Next time you’re driving on Interstate I-77 between Columbia and Charlotte, take an hour or so (at least) to turn off onto South Carolina Highway 97 toward Chester. In just a few miles you’ll see the sign below on the right-hand side of the road.
I’d noticed it at least a dozen times on trips to Chester State Park before looking up a reference. “Catholic Presbyterian Church”? What in the world? One would hardly expect to find such rampant ecumenicism in Chester, South Carolina. I mean! But there it was. In brown and white, so to speak. “Catholic Presbyterian Church.”
A few months back curiosity won out and I made the indicated turn to have a look. Just a mile or so down the road, I found a no-nonsense brick church building, sign, and a couple of enormous trees shading a good portion of an unpaved parking area.
I took a few photos. The sanctuary was locked with nobody around. But this is an active congregation. A quick Google search of “Catholic Presbyterian Church” confirms that and explains the origin of the unusual name. Formed in May of 1759, the original congregation included members from various Protestant sects and denominations, primarily Presbyterian. Hence the “Catholic” designation.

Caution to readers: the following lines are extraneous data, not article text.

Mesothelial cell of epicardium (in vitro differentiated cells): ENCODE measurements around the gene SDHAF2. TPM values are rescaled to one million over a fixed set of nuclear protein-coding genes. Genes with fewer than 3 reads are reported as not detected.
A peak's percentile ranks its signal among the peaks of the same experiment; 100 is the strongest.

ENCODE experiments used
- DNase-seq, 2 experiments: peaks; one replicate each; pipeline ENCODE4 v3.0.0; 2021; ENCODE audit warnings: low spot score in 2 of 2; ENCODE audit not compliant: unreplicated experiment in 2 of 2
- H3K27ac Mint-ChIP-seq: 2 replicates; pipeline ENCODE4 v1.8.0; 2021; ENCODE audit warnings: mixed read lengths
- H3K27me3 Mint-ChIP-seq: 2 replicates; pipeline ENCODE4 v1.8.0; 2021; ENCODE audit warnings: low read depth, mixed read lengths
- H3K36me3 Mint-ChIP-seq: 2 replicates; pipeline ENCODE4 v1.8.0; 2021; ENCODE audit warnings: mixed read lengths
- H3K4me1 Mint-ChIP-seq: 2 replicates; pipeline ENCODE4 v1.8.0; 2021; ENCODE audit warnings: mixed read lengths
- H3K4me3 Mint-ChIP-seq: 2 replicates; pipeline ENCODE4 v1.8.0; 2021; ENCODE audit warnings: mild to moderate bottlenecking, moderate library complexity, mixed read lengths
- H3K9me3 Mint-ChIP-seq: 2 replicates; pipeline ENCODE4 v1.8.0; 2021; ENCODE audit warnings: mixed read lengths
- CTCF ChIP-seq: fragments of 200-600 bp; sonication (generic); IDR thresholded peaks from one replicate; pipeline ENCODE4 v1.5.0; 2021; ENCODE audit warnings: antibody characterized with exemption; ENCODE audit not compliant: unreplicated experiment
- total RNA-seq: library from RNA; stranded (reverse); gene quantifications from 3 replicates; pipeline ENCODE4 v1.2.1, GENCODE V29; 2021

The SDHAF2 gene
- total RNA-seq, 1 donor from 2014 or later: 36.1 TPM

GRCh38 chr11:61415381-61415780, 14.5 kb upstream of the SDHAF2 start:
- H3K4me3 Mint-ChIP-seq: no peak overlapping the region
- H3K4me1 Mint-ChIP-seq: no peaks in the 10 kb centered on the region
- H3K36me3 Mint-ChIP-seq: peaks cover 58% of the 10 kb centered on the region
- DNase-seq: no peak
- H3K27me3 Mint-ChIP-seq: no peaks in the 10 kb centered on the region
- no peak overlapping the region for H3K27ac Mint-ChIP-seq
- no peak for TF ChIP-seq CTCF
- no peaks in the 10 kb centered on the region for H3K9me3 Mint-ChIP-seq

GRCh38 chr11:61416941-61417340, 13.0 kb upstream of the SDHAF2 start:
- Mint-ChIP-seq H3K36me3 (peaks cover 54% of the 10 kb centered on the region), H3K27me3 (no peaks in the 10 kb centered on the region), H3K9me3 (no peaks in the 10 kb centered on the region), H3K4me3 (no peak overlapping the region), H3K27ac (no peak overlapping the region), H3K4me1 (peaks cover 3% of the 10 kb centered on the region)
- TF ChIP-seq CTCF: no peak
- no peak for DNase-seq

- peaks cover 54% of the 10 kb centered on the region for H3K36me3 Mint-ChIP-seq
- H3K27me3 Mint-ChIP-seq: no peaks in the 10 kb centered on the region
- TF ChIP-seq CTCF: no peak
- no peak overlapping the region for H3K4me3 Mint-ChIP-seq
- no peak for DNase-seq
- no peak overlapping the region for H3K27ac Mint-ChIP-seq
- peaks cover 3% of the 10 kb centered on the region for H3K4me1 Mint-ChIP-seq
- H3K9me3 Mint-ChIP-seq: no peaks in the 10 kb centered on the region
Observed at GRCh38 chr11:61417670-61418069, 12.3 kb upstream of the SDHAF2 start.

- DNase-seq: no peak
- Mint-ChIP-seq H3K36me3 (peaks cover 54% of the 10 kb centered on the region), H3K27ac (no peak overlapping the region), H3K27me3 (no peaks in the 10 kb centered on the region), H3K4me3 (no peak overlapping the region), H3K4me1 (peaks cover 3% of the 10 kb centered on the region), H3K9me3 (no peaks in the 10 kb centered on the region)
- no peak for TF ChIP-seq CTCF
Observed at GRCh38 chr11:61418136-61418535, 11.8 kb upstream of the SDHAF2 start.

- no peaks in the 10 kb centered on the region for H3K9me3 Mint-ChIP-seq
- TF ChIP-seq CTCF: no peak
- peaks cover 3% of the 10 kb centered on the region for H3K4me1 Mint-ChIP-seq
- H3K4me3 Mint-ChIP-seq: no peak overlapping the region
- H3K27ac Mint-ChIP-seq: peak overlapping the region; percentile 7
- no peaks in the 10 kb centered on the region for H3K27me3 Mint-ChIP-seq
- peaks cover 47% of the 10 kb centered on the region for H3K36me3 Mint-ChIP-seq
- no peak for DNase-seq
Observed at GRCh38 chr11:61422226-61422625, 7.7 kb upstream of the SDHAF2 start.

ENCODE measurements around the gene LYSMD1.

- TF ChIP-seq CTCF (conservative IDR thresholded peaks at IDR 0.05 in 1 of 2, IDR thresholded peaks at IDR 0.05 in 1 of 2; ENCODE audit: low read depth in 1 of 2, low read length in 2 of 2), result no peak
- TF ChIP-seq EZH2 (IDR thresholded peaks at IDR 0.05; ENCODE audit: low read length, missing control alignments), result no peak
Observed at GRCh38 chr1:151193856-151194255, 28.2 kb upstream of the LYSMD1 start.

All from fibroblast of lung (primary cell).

In addition to the 1842 brick sanctuary building, the third erected by this remarkable Congregation, the site includes a well maintained cemetery. Expanded and still active.
Beyond its unusual name, Catholic Presbyterian may be best known for the large number of soldiers it provided during the Revolutionary War. Pictured above is the honor role listing their names and date of death. If you click the photo for a larger view you’ll be able to read each name and date. Some survived the War; many didn’t.
This is an active cemetery and not a tourist attraction. With that in mind, walk carefully through the rows of graves. Many of the inscriptions remain legible. A history lesson in stone.
A remarkable place, easy to find and to access, well worth a visit.